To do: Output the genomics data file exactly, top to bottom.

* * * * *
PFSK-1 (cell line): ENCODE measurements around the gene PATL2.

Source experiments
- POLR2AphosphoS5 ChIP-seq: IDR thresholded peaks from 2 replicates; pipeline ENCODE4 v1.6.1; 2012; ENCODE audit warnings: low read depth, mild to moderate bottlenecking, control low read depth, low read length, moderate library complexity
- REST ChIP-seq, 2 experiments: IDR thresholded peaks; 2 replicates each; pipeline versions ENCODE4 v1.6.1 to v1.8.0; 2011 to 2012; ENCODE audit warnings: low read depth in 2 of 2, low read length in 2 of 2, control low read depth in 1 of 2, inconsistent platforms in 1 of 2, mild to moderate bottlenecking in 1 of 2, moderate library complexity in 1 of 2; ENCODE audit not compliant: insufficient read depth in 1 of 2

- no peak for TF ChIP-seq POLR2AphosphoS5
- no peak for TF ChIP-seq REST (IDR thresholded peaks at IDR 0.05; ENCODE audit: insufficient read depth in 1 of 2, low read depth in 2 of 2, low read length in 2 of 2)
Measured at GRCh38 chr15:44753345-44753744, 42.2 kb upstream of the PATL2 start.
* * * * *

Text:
PFSK-1 (cell line): ENCODE measurements around the gene PATL2.

Source experiments
- POLR2AphosphoS5 ChIP-seq: IDR thresholded peaks from 2 replicates; pipeline ENCODE4 v1.6.1; 2012; ENCODE audit warnings: low read depth, mild to moderate bottlenecking, control low read depth, low read length, moderate library complexity
- REST ChIP-seq, 2 experiments: IDR thresholded peaks; 2 replicates each; pipeline versions ENCODE4 v1.6.1 to v1.8.0; 2011 to 2012; ENCODE audit warnings: low read depth in 2 of 2, low read length in 2 of 2, control low read depth in 1 of 2, inconsistent platforms in 1 of 2, mild to moderate bottlenecking in 1 of 2, moderate library complexity in 1 of 2; ENCODE audit not compliant: insufficient read depth in 1 of 2

- no peak for TF ChIP-seq POLR2AphosphoS5
- no peak for TF ChIP-seq REST (IDR thresholded peaks at IDR 0.05; ENCODE audit: insufficient read depth in 1 of 2, low read depth in 2 of 2, low read length in 2 of 2)
Measured at GRCh38 chr15:44753345-44753744, 42.2 kb upstream of the PATL2 start.